Seriously, what makes the PS3 being hacked special? People have been running unsigned code on other devices for ages. Hell, the original Xbox was in some demand for it’s media centre capabilities, and that was entirely unsigned code.
Yes, it’s news that the PS3 has been hacked, and it’s important. But on the IGN PS3 Lobby, some people are acting like it’s a giant calamity. “Geohot has destroyed online PS3 gaming”; really? Y’know, I hear that people play games on their computers, and they’ve been running unsigned code for years. Obviously cheating is bad, and obviously piracy is bad, but I don’t think this is the calamity a lot of PS3 fans are making this out to be. Once developers do what they should have been doing and bake some sort of anti-cheating mechanisms into their games (see: VAC, Bungie’s Banhammer, etc) it’ll all work out, and hacking will go from “destroying online PS3 gaming” to a sort of fun event where you see something silly, then the next game goes back to normal. Still, what are Sony’s options from here?
They need to understand that cheating will happen. Bad code will allow glitches and exploits (see Modern Warfare 2). Hacked consoles will allow for totally crazy stuff (seriously, that video is actually totally awesome, and they claim none of it was done online, so I’m all for it). As long as games exist, there will be cheaters; there always are. Our goal should be to minimize cheating, because removing it entirely is impossible.
The best way to stop cheating isn’t to assume that the console is impregnable, but to police the popular online games, and force penalties on the banners. Look at Bungie’s independent “banhammer”, and their stringent cheat auto-detection. Halo 2 was a hacker’s haven. It was brutal. Halo 3? Much less. Halo Reach? I haven’t even seen a single cheater yet. Yes, they exist, but Bungie bans the hell out of them quickly and automatically. Penalties result in anywhere from temporary bans to entire console bans. Valve does the same thing; hack in a VAC (Valve Anti-Cheat) server, and BOOM, your Steam account is locked.
So for Killsnow 3, if it’s not too late to implement some sort of anti-cheat policing, it should be added to the online play. Game recording, automatic score analysis, and player tracking. Add kill-lines that let you see where you were standing when you killed someone. Not only is this fascinating to track as a player, but it’s a great anti-cheat measure. (Look at Bungie’s game tracking for an example). Cheat in Killzone, boom, your PSN account is gone, and there’s nothing hackers can do to prevent it because all the detection is done server-side. So that takes care of actually finding hackers, but what to do with them?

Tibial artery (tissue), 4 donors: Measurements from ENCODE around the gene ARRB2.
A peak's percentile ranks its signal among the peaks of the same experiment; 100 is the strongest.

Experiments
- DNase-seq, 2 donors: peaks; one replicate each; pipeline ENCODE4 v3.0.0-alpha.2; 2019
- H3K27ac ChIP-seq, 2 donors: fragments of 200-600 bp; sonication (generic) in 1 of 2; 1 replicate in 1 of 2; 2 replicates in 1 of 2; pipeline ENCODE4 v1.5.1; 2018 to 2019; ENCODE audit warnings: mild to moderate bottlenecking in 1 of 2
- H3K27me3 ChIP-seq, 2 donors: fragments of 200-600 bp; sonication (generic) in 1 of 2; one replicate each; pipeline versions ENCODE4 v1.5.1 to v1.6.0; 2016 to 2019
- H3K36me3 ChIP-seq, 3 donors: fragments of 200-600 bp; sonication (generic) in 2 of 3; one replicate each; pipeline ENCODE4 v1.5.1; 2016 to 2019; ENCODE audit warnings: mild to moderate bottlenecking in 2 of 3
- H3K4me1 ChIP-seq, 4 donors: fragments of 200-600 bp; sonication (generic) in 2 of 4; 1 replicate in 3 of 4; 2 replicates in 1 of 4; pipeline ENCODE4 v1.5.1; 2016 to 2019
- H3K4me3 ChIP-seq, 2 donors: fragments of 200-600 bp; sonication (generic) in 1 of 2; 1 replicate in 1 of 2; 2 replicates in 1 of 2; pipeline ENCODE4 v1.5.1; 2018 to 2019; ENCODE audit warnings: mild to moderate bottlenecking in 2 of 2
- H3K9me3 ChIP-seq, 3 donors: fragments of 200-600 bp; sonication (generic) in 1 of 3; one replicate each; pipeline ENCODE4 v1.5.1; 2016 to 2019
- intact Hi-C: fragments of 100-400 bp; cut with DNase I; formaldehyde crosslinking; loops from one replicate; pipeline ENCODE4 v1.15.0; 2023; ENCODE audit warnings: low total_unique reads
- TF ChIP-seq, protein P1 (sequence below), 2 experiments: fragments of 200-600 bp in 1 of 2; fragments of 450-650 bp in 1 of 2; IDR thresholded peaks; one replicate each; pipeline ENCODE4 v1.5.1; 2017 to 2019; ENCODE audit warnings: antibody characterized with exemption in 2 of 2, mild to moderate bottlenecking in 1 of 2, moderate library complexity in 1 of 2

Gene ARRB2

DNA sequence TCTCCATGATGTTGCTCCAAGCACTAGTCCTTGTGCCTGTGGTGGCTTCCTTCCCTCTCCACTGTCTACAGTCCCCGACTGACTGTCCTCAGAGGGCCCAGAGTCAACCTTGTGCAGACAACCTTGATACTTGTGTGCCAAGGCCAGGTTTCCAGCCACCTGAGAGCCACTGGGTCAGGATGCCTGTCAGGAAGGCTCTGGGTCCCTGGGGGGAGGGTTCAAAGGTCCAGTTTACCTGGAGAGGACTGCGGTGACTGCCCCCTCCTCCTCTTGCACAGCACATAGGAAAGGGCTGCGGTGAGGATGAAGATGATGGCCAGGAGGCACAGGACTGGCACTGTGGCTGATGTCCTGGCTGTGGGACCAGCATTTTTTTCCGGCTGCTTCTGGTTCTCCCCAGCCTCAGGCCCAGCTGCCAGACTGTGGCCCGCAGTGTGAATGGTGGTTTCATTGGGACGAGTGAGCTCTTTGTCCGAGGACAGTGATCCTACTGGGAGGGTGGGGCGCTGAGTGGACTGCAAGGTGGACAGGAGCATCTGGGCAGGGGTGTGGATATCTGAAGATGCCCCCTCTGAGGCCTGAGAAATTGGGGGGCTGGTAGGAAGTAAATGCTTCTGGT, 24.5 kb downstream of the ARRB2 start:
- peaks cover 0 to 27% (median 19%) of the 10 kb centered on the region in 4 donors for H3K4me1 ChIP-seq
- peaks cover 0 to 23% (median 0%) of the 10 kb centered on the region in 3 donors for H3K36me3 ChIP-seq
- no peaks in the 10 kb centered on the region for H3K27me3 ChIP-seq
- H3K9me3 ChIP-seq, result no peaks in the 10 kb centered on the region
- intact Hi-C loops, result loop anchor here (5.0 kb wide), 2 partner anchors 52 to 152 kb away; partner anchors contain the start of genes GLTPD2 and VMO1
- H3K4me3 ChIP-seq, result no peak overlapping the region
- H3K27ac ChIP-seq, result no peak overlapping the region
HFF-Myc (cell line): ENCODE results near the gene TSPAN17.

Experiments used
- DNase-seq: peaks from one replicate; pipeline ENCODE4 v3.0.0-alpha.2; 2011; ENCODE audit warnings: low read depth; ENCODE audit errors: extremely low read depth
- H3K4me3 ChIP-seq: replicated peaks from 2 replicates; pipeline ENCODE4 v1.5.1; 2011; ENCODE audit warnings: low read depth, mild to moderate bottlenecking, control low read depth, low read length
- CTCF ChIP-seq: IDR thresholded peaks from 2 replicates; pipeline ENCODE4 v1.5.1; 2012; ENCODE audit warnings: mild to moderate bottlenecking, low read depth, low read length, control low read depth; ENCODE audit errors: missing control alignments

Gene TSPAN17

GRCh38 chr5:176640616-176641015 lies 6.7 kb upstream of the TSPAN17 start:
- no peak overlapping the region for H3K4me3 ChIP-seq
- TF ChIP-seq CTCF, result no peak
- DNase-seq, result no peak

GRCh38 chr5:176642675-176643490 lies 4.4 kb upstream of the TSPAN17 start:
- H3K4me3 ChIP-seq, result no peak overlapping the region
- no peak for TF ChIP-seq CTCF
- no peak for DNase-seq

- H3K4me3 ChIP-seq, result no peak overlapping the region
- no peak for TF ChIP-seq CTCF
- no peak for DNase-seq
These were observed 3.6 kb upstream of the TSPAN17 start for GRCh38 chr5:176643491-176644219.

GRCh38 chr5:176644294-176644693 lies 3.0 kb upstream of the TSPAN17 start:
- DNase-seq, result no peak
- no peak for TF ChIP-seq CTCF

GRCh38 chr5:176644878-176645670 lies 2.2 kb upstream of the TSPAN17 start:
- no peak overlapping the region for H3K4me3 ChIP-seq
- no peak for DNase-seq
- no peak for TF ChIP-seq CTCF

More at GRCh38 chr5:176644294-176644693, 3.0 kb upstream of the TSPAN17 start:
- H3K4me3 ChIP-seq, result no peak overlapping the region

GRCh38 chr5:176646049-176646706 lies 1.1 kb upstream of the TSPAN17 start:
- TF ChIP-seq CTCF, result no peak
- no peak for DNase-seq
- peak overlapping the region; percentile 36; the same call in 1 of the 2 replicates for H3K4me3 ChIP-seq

In other words, developers & publishers need to make hacking not worth the effort, and ideally with long-term penalties. On Xbox Live, banning an account (with all the financial penalties that come with it) or an Xbox (which again costs money) is a pretty solid deterrent. Some hackers get around it, but it becomes a much larger hassle; I see almost no people who cheat via softmods these days. It’s almost always game exploits, such as virtually every tactic in Modern Warfare 2.
Sony has it much more difficult. Apparently this Playstation hack prevents console bans, which is bad enough, but PSN accounts are also free to make. Sony can’t charge directly for them or else all hell breaks loose, because free online gaming is a big selling point for their console. The next best guess is to allow, say, five PSN accounts per PS3 serial number, or something like a new account every month, but you need to enter your PS3’s serial number to create them. Then Sony can ban PS3 serial numbers that make accounts used for hacking. So while Sony couldn’t ban the consoles directly, they can prevent people from creating new accounts, and once they ban the PSN accounts, they stop that cheater until they get another PS3 serial number. I also considered account creation by including a “free account” code with every single PS3 game (online or not), but that still seems to be a bit dodgy compared to the advertised “free online”.
At the same time, this is not a calamity. Other gaming devices have survived hacking and cheaters. And there’s nothing Sony can do to completely shut down cheaters; the harder it is, the more they want to “break open” the console. But Sony can mitigate the damage, and soon enough, PS3 gaming will return to normal.